Erica Reischer, Ph.D. is a psychologist, best-selling author, speaker, and parent educator. Her work has been featured in Real Simple, Time Magazine, Parents Magazine, Woman's Day, The Washington Post, Red Tricycle, The Chicago Tribune, GreatSchools, Yahoo Parenting, KQED Public Radio, Parenting.com, and more.
Dr. Reischer's own writing about children and families appears in The New York Times, The Washington Post, Psychology Today, The Greater Good Science Center, and The Atlantic. She is also the author of the best-selling book, "What Great Parents Do: 75 Simple Strategies for Raising Kids Who Thrive," which has been translated into 16 languages.
Dr. Reischer earned a Ph.D. from the University of Chicago in Psychology / Human Development, and is an honors graduate of Princeton University. A former consultant with McKinsey & Company, she sits on the advisory board for Happy Healthy Kids and continues to lead popular parenting classes at schools and organizations such as UCSF Benioff Children's Hospital, Habitot Children's Museum, and University of California.
Erica Reischer, Ph.D. is a psychologist, best-selling author, speaker, and parent educator who offers both therapy and parenting support for individuals and families. Based in Oakland, California, Dr. Reischer uses mindfulness techniques, cognitive-behavioral therapy (CBT), and insights from positive psychology. She also writes an award-winning blog for parents and educators, and leads popular parenting workshops.
In her work as a parent educator, Dr. Reischer teaches at the University of California, Habitot Children's Museum, the Ann Martin Center, San Francisco Zen Center, and UCSF Benioff Children's Hospital.
Dr. Reischer's work with parents and families has been featured in Real Simple, Time Magazine, Parents Magazine, Woman's Day, The Washington Post, Red Tricycle, PopSugar, Brit & Co., Mother Magazine, The Chicago Tribune, GreatSchools, Yahoo Parenting, KQED Public Radio, Parenting.com, and more.
Dr. Reischer is the author of the best-selling book, "What Great Parents Do: 75 Simple Strategies for Raising Kids Who Thrive" (Penguin Random House), which has been translated into 16 languages.
In addition to her clinical work, Dr. Reischer has a strong research background, including published articles in peer-reviewed journals, such as "Anthropology of Consciousness" and "Annual Review of Anthropology." She also wrote a chapter for "The Child: An Encyclopedic Companion" published by University of Chicago Press.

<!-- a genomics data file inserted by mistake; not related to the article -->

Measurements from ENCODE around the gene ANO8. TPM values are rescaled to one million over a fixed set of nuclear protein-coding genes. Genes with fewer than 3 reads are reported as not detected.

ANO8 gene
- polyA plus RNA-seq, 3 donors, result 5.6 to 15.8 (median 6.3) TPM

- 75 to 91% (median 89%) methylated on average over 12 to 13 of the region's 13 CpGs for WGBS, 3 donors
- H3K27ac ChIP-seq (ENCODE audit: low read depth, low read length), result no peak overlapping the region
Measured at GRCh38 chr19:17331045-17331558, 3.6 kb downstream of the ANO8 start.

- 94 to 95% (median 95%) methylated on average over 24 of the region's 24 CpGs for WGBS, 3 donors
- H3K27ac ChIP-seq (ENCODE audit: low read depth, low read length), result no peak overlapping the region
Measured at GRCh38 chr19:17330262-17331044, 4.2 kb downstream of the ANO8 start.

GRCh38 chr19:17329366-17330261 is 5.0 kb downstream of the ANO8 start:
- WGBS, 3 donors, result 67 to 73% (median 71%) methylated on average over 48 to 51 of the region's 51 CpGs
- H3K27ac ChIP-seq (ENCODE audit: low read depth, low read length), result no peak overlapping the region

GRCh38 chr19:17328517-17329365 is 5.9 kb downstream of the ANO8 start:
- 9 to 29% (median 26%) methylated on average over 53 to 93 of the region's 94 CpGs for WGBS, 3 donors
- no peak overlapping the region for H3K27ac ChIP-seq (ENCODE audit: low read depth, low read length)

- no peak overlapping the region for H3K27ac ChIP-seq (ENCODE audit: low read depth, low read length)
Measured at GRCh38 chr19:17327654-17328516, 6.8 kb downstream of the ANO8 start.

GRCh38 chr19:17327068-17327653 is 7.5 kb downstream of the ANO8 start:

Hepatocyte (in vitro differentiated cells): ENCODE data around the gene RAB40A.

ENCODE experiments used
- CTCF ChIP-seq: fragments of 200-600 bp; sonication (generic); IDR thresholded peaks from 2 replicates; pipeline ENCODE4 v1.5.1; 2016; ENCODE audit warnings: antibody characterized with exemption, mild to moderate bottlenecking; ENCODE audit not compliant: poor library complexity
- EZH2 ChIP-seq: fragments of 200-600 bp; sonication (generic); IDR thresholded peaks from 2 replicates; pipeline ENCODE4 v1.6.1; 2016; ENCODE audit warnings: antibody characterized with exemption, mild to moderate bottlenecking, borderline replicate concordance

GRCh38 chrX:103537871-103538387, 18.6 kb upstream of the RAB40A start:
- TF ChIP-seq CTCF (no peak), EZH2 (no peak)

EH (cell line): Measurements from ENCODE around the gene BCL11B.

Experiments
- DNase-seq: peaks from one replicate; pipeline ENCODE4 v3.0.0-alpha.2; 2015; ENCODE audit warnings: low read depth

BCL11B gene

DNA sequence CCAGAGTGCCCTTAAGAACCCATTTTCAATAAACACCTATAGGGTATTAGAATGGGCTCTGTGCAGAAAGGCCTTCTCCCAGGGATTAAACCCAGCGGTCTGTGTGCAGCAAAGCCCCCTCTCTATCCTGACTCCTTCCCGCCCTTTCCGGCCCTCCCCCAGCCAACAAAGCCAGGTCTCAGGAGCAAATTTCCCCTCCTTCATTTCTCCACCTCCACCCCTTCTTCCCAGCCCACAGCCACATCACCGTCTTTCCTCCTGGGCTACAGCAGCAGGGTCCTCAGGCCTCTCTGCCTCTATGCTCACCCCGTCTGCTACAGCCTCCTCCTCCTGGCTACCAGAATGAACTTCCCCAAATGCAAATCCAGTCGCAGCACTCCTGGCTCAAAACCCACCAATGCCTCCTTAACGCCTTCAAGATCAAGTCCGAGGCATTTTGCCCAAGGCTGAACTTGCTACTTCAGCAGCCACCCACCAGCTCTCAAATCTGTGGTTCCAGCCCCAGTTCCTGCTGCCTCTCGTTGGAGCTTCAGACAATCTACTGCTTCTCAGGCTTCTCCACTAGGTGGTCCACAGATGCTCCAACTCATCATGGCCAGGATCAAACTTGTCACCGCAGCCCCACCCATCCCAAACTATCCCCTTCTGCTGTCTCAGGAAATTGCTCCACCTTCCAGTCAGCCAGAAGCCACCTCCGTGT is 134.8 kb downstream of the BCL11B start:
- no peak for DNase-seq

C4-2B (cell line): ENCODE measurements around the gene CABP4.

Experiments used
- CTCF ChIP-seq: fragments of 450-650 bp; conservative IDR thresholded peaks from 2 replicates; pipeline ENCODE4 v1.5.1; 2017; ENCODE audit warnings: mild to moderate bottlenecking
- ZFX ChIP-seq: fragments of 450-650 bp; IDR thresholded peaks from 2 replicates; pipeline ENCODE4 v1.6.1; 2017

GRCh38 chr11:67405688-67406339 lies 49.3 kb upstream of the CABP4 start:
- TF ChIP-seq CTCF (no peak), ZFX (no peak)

Dr. Reischer's educational background is interdisciplinary, spanning the fields of clinical psychology, life course development, psychological anthropology, and cultural psychology. She earned a Ph.D. from the University of Chicago in Psychology / Human Development, and holds an undergraduate degree with high honors from Princeton University, where she graduated Phi Beta Kappa. She was awarded a MacArthur Foundation Grant, a Century Fellowship, a National Institutes of Health Fellowship, and a Woodrow Wilson National Fellowship for her research.
As a former post-doctoral Fellow in Anthropology at the University of California, Berkeley, Dr. Reischer also has extensive experience with issues of cultural difference. She worked and trained at the University of Chicago Medical Center and Cook County Hospital in Chicago, and completed her post-doctoral work at the Berkeley Therapy Institute in Berkeley.
In addition to her work as a psychologist and parent educator, Dr. Reischer also spent many years working in other roles in private industry, including business consulting at McKinsey & Company. Her years in the business world gave her a practical foundation for understanding the career challenges faced by many of her patients. As a yoga teacher for over 10 years, Dr. Reischer also sees physical health and well-being as a therapeutic tool.
AREAS OF SPECIAL INTEREST & EXPERTISE:
- Mindfulness-based treatments (MBSR, MBCT)
- Cognitive-behavioral therapy (CBT)
- Positive psychology / optimal functioning
- Positive parenting
- Loss & grief
- Integration of mental & physical well-being
- Work-related stress
- Relationship issues